Dave Chappelle returns to the screen

Netflix released Dave Chappelle's collection on March 21, 2017. 

Though I was only 11 years old when “The Chappelle Show” ended, I’ve always been familiar with comedian Dave Chappelle whether or not I actually watched his work. He has such an entrenched stance in the stand-up comedy industry that it’s nearly impossible for a comedy nerd such as myself to ignore him. So when I heard that he was releasing two stand-up specials on Netflix, I decided that it was time for me to finally familiarize myself with this legend’s comedy.

After watching the two episodes, I wasn’t disappointed. The two hour-long specials actually incited laughs from me, even though I was watching it alone and tend to avoid audibly laughing when watching something solo. His decade-long disappearing act from the industry didn’t affect his ability to maintain relevancy with a crowd of long-time fans and newcomers such as myself.

The first episode, “The Age of Spin,” focused on Chappelle’s hiatus from performing and the four separate times he met O.J. Simpson. While covering topics like this and Bill Cosby — whom he talked about later in the episode — may elicit cringes from the audience, if delivered by lesser comedians, Chappelle managed to bring both levity and wisdom to these issues. He certainly doesn’t condone Cosby’s actions, but he has to admit that the man was once his role model and paved the way for African Americans on primetime TV. To Chappelle, neither aspect should be ignored.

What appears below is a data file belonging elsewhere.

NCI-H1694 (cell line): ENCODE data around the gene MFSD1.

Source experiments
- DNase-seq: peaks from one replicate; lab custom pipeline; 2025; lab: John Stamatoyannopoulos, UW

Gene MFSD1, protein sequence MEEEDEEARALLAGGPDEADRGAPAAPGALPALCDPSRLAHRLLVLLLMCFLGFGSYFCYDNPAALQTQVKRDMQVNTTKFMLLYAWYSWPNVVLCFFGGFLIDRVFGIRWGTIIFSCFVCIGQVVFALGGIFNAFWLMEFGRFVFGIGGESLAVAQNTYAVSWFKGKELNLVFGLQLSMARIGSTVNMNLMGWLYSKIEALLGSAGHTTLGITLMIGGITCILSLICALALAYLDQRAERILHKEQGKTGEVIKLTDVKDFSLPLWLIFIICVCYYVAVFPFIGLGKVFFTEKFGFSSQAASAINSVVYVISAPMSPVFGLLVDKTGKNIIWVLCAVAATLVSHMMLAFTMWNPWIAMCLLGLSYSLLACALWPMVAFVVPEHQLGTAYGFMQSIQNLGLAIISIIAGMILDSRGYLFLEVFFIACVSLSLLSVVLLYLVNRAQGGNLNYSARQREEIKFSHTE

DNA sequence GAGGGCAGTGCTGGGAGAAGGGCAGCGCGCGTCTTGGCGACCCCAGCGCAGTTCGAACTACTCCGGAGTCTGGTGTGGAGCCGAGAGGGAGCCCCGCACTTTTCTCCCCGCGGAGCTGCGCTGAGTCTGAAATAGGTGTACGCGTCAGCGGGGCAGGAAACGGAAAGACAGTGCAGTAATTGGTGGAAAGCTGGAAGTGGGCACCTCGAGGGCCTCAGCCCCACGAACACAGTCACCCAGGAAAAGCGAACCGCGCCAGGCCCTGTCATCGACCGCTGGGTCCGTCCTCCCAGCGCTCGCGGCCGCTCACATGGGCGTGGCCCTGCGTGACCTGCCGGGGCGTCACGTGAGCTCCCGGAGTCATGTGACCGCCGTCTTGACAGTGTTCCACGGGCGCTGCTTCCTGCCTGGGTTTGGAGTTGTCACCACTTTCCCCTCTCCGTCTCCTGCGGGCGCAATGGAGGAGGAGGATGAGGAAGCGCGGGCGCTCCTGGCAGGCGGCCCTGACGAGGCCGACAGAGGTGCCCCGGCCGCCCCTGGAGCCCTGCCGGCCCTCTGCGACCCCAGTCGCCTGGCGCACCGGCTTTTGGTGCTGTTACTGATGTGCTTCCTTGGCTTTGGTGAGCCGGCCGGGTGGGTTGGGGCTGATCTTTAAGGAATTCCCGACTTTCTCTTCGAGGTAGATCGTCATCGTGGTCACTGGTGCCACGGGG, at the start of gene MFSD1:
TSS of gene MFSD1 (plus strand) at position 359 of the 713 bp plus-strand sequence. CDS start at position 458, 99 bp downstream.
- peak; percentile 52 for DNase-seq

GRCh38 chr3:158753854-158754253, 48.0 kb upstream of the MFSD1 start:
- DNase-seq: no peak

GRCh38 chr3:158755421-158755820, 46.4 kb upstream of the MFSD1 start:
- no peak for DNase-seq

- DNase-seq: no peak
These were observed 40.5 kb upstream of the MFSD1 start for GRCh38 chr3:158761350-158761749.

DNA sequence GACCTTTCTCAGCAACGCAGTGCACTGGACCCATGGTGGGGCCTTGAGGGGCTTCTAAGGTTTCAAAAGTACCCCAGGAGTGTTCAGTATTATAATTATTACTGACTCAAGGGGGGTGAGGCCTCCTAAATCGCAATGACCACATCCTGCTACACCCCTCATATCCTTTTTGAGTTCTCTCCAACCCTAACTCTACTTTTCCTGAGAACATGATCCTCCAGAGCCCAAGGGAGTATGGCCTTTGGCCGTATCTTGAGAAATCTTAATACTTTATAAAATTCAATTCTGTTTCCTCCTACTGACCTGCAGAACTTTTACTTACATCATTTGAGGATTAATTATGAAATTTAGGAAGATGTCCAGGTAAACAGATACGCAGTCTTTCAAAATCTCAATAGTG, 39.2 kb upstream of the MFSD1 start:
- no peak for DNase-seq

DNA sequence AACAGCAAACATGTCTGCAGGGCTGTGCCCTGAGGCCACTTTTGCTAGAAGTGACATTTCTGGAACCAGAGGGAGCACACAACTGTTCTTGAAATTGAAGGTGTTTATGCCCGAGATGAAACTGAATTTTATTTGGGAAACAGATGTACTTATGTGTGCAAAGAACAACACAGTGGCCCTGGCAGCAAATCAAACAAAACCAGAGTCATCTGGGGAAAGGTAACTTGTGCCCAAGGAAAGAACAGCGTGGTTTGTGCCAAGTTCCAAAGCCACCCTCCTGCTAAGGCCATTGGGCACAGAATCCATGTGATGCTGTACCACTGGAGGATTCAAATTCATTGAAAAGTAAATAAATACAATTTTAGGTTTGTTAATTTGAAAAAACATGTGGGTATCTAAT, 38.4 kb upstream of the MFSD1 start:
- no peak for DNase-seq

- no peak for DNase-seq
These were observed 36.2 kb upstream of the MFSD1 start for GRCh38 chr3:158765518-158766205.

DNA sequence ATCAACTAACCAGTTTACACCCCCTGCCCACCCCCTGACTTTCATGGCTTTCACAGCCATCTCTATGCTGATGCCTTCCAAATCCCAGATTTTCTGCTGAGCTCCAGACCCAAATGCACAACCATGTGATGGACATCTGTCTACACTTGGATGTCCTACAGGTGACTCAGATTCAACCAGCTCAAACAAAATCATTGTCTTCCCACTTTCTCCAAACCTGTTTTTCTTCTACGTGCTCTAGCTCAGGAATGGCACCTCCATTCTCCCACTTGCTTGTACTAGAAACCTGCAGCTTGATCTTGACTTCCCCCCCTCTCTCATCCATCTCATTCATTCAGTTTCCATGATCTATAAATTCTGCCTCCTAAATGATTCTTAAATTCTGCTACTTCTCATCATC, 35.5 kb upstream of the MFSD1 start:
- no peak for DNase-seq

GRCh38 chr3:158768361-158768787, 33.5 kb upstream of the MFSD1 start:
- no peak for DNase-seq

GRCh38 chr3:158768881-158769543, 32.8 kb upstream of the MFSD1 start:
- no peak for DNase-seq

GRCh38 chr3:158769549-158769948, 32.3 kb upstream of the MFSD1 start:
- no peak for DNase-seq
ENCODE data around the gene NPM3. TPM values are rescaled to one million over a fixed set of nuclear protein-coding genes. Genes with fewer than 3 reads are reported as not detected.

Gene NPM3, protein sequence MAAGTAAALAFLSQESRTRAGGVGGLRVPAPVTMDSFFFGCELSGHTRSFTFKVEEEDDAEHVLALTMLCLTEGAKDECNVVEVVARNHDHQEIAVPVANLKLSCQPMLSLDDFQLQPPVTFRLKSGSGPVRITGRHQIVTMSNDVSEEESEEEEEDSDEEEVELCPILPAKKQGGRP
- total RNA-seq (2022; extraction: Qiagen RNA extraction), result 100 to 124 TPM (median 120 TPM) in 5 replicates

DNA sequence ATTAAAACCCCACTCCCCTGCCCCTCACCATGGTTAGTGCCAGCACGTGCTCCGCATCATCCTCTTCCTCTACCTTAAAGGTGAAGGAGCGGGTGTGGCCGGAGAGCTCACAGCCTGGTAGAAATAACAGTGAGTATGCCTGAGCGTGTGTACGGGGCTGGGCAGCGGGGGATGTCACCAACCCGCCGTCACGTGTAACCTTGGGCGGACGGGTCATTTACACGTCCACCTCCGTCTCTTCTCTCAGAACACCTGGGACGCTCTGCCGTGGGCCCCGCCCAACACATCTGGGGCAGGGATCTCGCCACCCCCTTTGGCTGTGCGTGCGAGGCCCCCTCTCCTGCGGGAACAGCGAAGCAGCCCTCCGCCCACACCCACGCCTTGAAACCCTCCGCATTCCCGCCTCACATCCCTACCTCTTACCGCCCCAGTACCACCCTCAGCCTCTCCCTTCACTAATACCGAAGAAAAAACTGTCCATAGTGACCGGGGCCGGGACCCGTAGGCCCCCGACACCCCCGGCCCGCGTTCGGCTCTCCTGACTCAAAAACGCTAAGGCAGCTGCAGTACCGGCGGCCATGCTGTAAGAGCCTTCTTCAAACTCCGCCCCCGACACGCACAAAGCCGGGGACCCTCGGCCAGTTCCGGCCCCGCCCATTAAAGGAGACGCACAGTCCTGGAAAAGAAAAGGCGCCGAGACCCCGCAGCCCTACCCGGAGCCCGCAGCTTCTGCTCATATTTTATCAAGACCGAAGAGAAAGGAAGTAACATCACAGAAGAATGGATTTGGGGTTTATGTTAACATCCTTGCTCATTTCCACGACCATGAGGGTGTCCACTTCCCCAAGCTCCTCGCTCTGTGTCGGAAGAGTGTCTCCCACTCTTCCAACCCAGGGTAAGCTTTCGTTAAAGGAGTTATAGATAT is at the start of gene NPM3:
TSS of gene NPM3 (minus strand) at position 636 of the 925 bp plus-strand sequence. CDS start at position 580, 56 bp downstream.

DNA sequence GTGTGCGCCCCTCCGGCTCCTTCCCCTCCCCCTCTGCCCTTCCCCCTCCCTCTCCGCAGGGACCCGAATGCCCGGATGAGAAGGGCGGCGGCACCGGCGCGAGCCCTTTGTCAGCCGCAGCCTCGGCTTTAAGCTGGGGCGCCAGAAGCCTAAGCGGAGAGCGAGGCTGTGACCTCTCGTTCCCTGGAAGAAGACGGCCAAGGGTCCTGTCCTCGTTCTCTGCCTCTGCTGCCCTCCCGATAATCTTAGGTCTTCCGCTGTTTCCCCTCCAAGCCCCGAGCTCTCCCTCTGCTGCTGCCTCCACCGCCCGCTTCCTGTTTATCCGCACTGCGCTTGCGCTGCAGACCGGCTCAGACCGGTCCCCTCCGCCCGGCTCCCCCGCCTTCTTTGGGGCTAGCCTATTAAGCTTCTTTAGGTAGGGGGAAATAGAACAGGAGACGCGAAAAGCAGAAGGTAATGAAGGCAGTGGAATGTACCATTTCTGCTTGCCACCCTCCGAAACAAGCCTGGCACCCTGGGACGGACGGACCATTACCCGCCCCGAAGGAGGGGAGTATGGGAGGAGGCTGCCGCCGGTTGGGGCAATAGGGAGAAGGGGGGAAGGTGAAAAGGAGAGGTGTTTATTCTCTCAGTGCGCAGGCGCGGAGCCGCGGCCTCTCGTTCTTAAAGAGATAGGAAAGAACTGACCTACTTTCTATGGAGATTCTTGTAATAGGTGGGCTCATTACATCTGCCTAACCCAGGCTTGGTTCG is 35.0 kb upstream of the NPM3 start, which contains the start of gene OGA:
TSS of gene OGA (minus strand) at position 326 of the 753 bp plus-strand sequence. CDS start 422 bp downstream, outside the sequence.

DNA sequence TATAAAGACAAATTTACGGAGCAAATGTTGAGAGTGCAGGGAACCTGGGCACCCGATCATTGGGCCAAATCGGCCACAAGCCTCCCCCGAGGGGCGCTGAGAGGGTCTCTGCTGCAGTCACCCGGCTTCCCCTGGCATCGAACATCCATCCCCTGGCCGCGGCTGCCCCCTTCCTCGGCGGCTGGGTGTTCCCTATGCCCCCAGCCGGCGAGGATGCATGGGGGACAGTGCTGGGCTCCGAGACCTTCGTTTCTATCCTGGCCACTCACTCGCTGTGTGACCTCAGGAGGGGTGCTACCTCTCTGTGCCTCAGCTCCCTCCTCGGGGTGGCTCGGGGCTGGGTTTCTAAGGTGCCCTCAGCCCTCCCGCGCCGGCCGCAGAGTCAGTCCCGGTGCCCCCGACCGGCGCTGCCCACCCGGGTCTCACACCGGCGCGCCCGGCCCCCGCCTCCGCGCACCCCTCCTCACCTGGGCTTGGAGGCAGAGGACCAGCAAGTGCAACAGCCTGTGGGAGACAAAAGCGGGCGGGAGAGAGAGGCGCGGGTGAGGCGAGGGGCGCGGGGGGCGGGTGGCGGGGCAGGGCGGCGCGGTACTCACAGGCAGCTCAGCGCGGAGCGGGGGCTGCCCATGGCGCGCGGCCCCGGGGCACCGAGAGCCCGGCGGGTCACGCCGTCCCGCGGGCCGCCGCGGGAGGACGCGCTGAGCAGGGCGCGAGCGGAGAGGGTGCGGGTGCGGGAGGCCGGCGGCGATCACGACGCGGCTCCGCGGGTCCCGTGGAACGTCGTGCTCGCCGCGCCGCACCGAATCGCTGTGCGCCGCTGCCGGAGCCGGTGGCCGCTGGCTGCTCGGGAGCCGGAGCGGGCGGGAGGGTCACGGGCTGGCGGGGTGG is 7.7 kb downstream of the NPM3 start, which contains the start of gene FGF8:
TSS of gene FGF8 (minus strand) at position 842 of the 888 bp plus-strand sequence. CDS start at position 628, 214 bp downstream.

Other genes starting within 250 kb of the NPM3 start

In the second episode, “Deep in the Heart of Texas,” Chappelle aimed his sights on race in America and more explicit content than his first. While the first episode provides comedic insight into political issues, the second one comes off as more anecdotal and relaxed. Even though it has fewer laugh-out-loud moments, it’s clear that Chappelle feels right at home on the stage, chatting with his audience and even bumming a cigarette off a member at one point. In this one, the viewer gets an up-close sense of who Chappelle is as a father, brother and husband.

Neither episode is perfect. These hour-long episodes tend to drag in the middle and some jokes go on for too long. But these bumps can be expected of any stand-up comedy routine. What’s most impressive is that Chappelle proves that even after a decade of irrelevancy, he can still release two specials on Netflix and millions of people will clamber to see it. Even people like me, who have never seen a minute of Chappelle’s work before, still tuned in to watch a man whose name is steeped in infamy’s take on current events. And because of this, Chappelle’s stand-ups are more than worth the watch.

Emmy Freedman is a senior media arts and design and history double major. Contact Emmy at freedmee@dukes.jmu.edu.